Great News! Thursday October 23rd a partial Solar Eclipse will occur and it will be very visible form Seattle. Starting at 1:35PM PDT the Moon will cross into the path of the sun and begin the form a partial Solar Eclipse. The Eclipse maximum will occur at 3:00PM PDT and 54.5% of the sun will be obscured by the Moon. At 4:10PM PDT the eclipse will end.
If you want to view the Eclipse life from one of the telescopes in the Polar Region, we suggest you connect on Thursday, October 23rd, starting at 2:00PM PDT to the following link.
Viewing the Eclipse
Viewing the eclipse is relatively easy if you follow a couple of simple steps to make a safe and simple eclipse viewer. But first:
NEVER LOOK STRAIGHT AT HE SUN
Building a simple eclipse viewer
Building a simple viewer used the principals of the camera obscura. To do so, you will need:
- Some card board – to make two squared of about 12″x12″
- One sheet of standard 8.5″x11″ of white paper
- Some aluminum foil – about 5″x5″
- Small needle, thumb tag or similar
- Some tape
- On one of the squares of cardboard cut a small square hole in the center – about 4″x4″ (Slide 3)
- Tape a piece of aluminum oil over the hole you just cute, making sure it is fully cover with foil (Slide 3)
- Tape the sheet of 8.5″x11″ white paper on the other square of cardboard – this will be you your viewing reflector (Slide 4)
- Prick a very small pinhole in the center of the aluminum foil on the first cardboard square you made – this will be your focusing lens (Slide 5)
Note: Slide number refers to slides in the downloadable file below called Viewer Instructions.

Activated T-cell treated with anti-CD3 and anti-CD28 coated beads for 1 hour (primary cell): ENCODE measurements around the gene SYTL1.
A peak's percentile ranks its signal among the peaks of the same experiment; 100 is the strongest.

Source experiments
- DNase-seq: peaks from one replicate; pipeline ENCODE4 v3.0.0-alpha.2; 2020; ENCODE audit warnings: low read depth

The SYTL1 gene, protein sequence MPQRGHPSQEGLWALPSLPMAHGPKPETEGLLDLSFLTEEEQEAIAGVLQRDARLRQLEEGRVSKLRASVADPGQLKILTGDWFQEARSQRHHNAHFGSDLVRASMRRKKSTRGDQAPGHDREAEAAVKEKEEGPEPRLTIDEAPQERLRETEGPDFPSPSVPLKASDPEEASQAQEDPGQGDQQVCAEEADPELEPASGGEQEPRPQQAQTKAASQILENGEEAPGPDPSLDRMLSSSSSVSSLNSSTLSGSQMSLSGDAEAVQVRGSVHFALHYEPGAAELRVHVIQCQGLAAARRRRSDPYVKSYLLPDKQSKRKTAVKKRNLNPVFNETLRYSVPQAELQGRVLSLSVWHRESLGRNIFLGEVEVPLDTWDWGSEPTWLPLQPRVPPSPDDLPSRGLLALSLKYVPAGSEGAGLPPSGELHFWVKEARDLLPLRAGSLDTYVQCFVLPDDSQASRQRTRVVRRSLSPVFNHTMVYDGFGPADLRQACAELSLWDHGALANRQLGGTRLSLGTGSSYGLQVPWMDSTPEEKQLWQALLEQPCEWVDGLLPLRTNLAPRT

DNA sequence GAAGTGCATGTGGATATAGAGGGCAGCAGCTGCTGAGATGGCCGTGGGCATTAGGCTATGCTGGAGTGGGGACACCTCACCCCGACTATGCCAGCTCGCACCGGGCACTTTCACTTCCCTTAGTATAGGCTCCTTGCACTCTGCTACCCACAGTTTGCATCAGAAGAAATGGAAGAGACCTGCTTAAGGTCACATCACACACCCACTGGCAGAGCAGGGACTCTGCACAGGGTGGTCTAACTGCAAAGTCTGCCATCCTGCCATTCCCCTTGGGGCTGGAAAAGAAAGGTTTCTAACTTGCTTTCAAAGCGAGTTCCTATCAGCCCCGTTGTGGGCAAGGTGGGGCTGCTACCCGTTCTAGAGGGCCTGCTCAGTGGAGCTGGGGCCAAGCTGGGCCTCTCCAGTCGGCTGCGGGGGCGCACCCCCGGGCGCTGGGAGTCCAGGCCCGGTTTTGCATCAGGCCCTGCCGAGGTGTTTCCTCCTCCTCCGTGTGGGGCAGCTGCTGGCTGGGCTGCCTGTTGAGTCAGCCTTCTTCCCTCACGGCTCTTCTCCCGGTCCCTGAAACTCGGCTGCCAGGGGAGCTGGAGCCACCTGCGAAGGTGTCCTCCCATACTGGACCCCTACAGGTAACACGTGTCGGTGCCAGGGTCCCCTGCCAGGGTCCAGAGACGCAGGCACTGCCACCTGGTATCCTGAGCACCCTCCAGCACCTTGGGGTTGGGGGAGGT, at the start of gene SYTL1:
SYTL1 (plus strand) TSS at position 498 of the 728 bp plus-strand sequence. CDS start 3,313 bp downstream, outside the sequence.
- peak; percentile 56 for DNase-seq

Using your viewer
To use the viewer it is easiest if you have two people, but one person can with a bit of practice get a great picture as well. This is how you will use your just build viewer.
- As a start put the viewing reflector ( the square with the with paper on it) on the ground, with the white piece of paper facing up.
- Next take the square with the aluminum foil (the focusing lens) and with the aluminum facing the sun position it so that the it is lined up with the sun, and in line with the square you positioned on the floor in step 1. You should now see a small bright circle reflected on the reflector (white sheet of paper) – this is the sun!
- Now experiment with angle and distance between the lens and the reflector to increase the size of the image and the sharpness of the image. This is where you may need a second person who can tip the reflector slightly under an angle, so you have a perfect alignment.
You should now be looking at the reflector and see the eclipse slowly occurring, a portion of the Sun will start to get obscured by a darker part – the moon traveling into the sun’s path.